Start Your Own Business: Avoid Failure With These 6 Tips

Start Your Own Business

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So you want to start your own business? The business world is a competitive place and you may be wondering what it takes to get your business off the ground and out into the market. There are many different reasons why people would want to start their own business, such as:

– The desire for more independence in their career choices

– To work with people they like and trust

– To have control over their time and work environment

Many entrepreneurs fail because they do not take these things into consideration before diving head first into business ownership. Let’s discuss some of the risks and tactics you should know about before you start your own business or product!

Why are you looking to start your own business or product?

Before you start your own business you need to ask one simple question, do you just need to take a holiday? It may sound strange but sometimes we are simply tired or burnt out and need to take a break. To know whether or not you fall into this category ask yourself, are you:

  1. Overworked?
  2. Under-utilised? 
  3. Unappreciated? 
  4. Underpaid?

If you answered yes to any of these, take a holiday or ask for a pay rise. This is a far better way to increase your income, worth or enjoyment and far less riskier than quitting your job and going into business. Trust me, i’ve even done it when I launched my first business.

If you answered no, let’s move on!

What is the risk of starting your own business?

There are many different business models out there, each with their own risks. Some business models may put you more at risk than others so it’s important that you understand the risks of each before you jump in feet first and start your own business. The common risks are:

  • Running out of money
  • No product market fit
  • Inexperience
  • Burn out

This guide will help you avoid most of these issues but be sure to take the time to understand your future goals and mitigate the down side as much as possible.

Where do business ideas usually come from?

For the most part, business ideas come from three places:

  • What are you good at
  • What are you passionate about
  • What you can make money from

If you can combine all three, this is the best recipe for success.

The Entrepreneur’s Journey

Let’s face it, most businesses fail. On social media, we see the ultra successful or people that pretend to be. This can be a misleading vision because business isn’t that easy. An overnight success usually comes after years of failures, learning and persistence. The journey has four stages and as you progress it gets harder to progress to the next level.

Having A Job or Being Employed

This is the safest place to be. If you’re risk averse you might be best staying here to maintain a level of security you have become accustomed to. There’s nothing wrong with this, particularly if you have mouths to feed. A side hustle might be the best path to start your own business or product.

Self Employed or Side Hustle

You’ve made the jump. Either part time or maybe even gone all in. You will quickly realise that all tasks fall on you when you start your own business. The marketing, product development, sales, operations and complaints when something goes wrong. You get all the stress and none of the benefits initially. Unfortunately, not many people ever get out of this category.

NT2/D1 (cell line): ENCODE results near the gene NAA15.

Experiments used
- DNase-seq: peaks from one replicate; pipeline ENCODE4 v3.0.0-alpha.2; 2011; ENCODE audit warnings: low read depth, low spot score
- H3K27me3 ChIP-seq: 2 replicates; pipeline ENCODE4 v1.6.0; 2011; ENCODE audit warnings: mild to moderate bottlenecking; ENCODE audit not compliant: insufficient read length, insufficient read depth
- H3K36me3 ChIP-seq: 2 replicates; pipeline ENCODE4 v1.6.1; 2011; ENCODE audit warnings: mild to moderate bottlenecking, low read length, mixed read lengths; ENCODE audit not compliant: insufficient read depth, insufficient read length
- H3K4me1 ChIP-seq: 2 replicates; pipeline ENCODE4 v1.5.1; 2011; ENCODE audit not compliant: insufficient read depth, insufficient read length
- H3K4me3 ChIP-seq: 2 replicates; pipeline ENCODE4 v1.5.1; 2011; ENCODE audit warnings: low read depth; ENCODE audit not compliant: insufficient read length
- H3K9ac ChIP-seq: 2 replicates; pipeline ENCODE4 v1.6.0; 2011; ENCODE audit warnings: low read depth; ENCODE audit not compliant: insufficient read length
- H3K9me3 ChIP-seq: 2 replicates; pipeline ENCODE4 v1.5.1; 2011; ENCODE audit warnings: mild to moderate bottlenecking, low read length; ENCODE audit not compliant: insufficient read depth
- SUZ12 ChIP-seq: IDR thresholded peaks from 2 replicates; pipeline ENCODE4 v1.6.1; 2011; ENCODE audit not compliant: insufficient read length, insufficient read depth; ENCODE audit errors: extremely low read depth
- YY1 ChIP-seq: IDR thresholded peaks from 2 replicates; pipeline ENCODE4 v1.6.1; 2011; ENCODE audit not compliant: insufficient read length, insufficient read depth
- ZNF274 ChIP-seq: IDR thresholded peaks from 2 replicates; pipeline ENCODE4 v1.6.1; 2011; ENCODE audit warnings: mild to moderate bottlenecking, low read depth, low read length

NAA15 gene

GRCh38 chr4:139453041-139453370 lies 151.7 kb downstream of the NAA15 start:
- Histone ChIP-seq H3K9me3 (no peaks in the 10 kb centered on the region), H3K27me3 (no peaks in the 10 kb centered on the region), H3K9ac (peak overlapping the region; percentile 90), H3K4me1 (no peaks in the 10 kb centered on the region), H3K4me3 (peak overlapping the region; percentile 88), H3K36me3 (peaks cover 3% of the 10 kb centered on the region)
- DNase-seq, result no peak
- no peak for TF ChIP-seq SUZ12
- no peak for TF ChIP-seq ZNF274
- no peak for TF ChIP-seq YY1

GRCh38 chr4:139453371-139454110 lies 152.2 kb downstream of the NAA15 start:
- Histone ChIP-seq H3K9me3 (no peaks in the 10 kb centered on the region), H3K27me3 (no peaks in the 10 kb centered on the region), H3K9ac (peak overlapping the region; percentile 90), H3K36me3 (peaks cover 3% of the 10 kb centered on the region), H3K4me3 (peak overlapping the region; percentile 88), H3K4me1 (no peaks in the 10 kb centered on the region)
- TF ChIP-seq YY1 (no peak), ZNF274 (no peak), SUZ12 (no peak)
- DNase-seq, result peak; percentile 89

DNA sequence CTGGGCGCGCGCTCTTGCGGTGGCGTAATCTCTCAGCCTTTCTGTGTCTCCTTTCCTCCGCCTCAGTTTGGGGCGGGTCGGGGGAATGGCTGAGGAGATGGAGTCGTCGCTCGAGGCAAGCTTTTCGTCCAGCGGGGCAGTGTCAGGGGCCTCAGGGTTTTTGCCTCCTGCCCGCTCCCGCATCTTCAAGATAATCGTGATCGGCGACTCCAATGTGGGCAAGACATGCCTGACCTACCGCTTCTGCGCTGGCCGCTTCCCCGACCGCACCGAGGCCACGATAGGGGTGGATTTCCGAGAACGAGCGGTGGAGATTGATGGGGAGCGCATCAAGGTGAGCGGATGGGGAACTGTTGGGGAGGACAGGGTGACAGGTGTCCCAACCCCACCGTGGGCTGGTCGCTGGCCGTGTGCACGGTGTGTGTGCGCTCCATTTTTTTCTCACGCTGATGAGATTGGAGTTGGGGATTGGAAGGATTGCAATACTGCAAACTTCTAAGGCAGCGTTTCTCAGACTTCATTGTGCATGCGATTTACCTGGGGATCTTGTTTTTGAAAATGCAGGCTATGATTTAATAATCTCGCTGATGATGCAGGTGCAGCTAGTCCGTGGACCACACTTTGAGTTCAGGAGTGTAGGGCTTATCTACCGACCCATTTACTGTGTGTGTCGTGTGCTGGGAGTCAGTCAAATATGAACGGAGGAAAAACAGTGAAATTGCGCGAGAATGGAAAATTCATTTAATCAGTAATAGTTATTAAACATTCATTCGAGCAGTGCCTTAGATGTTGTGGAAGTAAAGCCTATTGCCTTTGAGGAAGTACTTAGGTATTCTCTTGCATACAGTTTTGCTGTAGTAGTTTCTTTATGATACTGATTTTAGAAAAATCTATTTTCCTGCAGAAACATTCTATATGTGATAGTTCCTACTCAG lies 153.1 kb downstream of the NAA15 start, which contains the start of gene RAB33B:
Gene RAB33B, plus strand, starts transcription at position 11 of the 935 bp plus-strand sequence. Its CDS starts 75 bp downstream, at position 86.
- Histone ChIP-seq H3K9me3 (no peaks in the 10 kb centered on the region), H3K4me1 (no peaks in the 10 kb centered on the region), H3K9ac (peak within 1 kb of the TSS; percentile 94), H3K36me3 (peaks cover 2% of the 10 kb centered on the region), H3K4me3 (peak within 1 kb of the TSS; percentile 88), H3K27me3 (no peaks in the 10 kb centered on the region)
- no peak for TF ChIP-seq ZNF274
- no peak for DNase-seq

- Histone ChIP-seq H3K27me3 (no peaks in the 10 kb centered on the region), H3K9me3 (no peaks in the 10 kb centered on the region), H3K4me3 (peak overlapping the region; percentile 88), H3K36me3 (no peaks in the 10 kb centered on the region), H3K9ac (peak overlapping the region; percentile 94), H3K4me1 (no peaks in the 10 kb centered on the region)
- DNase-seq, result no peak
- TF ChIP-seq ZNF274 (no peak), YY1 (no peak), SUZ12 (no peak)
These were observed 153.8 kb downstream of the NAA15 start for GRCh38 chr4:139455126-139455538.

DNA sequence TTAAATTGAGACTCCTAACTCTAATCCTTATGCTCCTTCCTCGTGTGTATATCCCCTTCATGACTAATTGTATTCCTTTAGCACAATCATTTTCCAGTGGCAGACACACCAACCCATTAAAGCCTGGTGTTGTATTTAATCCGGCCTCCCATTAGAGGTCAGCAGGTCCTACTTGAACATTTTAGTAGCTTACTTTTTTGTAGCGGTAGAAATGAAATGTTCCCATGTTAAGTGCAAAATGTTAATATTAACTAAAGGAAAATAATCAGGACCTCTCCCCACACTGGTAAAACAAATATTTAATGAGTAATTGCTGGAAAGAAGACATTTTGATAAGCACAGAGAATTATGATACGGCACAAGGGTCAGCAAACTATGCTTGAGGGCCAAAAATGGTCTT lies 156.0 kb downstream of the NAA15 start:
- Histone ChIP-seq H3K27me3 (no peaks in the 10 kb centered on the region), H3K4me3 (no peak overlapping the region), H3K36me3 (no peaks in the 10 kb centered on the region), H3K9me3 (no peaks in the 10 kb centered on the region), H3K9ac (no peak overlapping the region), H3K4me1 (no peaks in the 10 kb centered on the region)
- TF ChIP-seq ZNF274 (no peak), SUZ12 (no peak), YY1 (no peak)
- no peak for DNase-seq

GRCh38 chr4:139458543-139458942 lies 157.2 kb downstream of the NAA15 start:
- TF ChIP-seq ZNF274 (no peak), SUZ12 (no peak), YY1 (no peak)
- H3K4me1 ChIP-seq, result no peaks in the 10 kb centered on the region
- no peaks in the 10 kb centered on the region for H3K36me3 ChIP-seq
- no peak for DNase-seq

But, if you have taken the time to gather the data and build the right product you should soon find that you need to hire others to help.

Side hustlers beware, good products take time to build. Don’t listen to those product gurus that say you can launch a successful business in a weekend.

Business Owner

You have a team of people or employees that help you achieve your business objectives. You can start to look at outsourcing the tasks you’re not good at or the ones you don’t like to do.

You will still need to drive strategy and you’re now responsible for the livelihoods of others. If you’re lucky you might even be able to take a holiday.


By this stage your risk profile and income should have increased. You should now have managers and leaders that can drive your business without you being there.

If you were to take a week off, money still rolls in and you don’t come back to work with problems to solve.

Conduct A SWOT Analysis

Not for the business, but for yourself. Take time to understand what you are good at and what your key tasks will be. When you find your weaknesses or threats, strive to outsource or hire someone as soon as possible. Simply put, amplify your strengths and cover your weaknesses.

Who shouldn’t go into business

Don’t go into business if you’re not willing to fail. Don’t expect overnight success when you start your own business because it doesn’t happen that way for most people.

A simple question to ask yourself would be, “if I don’t give this a go, will I regret it?”

We only miss the shots we don’t take. Understand your personality, your product and your risk profile before making the decision to start your own business but like any business owner will tell you, taking action is the only way to succeed.

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